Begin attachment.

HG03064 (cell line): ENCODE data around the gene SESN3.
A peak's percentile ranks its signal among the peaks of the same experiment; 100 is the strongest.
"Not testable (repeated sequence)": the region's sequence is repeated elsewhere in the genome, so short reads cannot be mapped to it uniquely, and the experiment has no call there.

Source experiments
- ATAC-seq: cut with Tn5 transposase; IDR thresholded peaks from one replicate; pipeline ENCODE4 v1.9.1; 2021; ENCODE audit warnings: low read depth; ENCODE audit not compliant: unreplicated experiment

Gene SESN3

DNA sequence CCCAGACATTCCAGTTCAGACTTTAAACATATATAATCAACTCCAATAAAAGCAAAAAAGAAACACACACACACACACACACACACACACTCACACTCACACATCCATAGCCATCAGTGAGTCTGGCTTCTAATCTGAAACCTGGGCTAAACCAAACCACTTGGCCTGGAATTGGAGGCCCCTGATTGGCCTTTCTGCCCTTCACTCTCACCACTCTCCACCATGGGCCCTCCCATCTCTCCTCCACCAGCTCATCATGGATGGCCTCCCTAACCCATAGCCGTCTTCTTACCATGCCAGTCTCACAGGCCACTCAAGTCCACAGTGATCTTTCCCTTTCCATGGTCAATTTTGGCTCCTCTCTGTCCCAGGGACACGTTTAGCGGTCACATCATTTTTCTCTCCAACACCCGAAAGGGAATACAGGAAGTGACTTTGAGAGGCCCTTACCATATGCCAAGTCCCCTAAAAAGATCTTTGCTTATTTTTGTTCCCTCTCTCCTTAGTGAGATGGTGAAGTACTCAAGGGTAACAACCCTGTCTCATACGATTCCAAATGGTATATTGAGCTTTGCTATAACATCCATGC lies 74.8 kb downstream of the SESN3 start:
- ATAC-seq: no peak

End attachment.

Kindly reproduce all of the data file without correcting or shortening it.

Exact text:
HG03064 (cell line): ENCODE data around the gene SESN3.
A peak's percentile ranks its signal among the peaks of the same experiment; 100 is the strongest.
"Not testable (repeated sequence)": the region's sequence is repeated elsewhere in the genome, so short reads cannot be mapped to it uniquely, and the experiment has no call there.

Source experiments
- ATAC-seq: cut with Tn5 transposase; IDR thresholded peaks from one replicate; pipeline ENCODE4 v1.9.1; 2021; ENCODE audit warnings: low read depth; ENCODE audit not compliant: unreplicated experiment

Gene SESN3

DNA sequence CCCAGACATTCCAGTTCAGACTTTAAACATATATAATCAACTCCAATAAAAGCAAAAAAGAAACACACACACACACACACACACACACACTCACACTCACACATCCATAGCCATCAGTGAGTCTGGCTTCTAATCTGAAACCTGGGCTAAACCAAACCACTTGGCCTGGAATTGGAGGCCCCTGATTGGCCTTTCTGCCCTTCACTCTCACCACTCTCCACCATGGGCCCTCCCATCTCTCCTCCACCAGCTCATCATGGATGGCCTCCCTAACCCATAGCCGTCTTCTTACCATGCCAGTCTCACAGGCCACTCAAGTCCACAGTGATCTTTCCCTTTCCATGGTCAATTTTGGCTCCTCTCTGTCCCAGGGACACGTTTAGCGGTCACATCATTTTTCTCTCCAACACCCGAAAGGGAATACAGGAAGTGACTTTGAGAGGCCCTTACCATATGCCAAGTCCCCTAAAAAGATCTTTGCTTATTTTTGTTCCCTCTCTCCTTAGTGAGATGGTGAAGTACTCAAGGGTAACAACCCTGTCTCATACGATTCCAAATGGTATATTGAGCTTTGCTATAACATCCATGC lies 74.8 kb downstream of the SESN3 start:
- ATAC-seq: no peak